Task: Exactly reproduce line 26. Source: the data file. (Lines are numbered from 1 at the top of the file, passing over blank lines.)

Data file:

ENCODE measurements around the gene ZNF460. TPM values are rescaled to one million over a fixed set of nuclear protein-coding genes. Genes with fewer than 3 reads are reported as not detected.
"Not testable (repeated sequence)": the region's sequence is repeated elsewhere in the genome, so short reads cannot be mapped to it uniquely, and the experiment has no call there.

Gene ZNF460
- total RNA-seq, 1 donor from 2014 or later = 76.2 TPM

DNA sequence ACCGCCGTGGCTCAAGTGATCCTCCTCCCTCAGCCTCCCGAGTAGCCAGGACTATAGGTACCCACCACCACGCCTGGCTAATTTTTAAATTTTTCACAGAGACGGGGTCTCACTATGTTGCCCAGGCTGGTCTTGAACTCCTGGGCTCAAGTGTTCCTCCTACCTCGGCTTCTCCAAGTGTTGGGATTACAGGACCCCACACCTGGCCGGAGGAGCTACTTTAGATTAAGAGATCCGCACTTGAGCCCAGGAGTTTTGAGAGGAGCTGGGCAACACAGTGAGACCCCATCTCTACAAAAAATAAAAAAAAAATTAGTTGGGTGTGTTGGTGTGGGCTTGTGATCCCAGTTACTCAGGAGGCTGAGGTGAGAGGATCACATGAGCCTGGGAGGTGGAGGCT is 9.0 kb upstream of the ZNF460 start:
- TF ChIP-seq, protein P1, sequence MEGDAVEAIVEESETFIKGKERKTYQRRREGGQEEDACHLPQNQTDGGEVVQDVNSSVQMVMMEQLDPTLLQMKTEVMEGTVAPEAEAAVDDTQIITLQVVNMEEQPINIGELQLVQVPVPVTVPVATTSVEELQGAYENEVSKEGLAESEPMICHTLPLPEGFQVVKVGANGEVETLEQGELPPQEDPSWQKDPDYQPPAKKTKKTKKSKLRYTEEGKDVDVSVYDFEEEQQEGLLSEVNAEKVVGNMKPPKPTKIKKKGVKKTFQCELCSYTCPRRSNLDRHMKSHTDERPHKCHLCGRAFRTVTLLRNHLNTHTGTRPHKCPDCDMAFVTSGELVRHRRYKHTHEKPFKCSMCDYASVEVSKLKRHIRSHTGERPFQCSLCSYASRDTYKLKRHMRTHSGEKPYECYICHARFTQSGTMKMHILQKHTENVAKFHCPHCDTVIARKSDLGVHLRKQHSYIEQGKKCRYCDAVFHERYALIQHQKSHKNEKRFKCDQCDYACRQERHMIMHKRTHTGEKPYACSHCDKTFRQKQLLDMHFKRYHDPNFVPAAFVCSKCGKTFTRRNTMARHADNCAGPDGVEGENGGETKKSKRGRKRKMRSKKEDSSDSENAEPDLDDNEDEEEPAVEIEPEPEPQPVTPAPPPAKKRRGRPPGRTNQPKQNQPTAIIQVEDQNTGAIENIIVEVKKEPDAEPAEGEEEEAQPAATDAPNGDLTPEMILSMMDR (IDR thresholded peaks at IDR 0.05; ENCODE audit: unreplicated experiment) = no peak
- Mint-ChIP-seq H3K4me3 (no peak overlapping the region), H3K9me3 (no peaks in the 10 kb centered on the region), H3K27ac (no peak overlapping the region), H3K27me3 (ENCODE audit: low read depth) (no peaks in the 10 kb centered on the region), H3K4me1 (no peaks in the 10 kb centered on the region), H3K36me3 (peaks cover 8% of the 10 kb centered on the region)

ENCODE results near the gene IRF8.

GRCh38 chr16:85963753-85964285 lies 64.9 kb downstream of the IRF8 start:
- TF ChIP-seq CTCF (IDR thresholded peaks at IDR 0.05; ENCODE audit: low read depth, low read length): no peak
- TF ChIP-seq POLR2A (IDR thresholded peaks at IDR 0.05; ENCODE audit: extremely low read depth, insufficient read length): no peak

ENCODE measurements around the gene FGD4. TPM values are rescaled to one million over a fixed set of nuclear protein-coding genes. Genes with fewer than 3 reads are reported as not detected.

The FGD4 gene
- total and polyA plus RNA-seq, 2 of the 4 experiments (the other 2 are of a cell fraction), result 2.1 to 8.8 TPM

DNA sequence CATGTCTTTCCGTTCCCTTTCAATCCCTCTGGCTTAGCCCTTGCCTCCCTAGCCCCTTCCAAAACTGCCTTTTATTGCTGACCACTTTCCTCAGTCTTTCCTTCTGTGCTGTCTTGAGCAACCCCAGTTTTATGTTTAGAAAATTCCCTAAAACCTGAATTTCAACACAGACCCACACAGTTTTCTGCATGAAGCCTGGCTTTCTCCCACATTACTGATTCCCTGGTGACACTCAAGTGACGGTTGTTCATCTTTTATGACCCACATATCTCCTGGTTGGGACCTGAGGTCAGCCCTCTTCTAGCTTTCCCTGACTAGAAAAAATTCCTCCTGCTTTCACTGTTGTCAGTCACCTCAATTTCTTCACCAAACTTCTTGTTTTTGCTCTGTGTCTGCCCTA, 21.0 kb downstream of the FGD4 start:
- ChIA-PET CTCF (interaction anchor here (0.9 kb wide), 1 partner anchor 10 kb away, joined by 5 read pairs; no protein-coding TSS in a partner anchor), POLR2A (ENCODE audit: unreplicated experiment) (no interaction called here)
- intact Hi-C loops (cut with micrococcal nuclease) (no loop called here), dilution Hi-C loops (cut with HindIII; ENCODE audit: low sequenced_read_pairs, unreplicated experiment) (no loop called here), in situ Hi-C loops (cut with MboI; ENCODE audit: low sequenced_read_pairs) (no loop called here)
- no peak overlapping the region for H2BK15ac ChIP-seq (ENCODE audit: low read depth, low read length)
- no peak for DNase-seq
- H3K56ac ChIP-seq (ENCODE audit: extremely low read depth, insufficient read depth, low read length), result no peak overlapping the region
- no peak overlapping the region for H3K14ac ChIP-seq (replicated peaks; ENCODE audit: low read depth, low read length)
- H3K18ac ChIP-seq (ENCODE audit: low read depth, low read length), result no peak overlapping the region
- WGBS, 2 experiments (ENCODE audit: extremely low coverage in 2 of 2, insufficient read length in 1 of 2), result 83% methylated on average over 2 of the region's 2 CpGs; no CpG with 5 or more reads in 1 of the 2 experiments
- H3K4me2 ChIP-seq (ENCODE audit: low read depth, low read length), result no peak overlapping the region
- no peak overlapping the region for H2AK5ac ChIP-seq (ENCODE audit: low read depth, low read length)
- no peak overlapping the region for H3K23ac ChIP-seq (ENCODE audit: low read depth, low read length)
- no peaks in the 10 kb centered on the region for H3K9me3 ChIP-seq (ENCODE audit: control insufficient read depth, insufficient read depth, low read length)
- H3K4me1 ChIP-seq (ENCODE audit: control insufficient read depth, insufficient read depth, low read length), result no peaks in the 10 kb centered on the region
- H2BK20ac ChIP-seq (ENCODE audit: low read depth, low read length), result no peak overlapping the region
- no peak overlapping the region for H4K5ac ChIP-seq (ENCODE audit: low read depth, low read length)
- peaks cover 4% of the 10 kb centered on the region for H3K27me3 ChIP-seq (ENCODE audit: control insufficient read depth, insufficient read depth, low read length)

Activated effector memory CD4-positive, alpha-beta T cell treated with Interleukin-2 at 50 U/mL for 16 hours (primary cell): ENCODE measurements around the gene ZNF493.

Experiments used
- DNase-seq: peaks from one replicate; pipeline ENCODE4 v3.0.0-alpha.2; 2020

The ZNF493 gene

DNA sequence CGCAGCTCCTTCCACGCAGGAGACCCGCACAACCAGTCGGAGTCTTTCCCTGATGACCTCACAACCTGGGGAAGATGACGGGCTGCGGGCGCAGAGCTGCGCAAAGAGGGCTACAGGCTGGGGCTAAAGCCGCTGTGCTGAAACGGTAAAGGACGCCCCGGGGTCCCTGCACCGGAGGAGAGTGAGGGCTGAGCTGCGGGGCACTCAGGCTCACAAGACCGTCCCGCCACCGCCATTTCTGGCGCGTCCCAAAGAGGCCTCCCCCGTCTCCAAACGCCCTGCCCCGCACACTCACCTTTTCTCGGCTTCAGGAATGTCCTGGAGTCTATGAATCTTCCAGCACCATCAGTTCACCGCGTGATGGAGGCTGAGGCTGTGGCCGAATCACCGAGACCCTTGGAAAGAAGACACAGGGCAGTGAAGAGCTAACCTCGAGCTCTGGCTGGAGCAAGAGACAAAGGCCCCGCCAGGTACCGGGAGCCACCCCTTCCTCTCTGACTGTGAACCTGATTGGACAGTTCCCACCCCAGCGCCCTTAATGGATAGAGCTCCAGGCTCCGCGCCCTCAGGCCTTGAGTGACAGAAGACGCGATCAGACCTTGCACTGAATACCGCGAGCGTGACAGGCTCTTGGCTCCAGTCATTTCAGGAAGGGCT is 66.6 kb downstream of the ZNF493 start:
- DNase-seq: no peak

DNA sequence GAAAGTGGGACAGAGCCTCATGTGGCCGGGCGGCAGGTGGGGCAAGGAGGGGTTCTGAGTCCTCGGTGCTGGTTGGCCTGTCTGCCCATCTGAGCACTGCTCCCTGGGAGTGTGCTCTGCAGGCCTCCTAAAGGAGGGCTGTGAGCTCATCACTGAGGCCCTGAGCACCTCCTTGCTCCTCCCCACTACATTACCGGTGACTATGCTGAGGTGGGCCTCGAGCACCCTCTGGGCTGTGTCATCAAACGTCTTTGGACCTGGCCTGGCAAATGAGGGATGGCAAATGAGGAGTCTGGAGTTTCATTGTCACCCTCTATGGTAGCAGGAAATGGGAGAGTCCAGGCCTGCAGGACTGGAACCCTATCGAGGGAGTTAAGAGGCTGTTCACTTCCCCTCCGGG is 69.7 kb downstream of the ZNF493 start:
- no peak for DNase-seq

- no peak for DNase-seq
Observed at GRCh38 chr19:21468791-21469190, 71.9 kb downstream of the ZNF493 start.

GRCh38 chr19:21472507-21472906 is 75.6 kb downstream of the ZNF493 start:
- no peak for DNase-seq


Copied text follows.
- no peak overlapping the region for H3K23ac ChIP-seq (ENCODE audit: low read depth, low read length)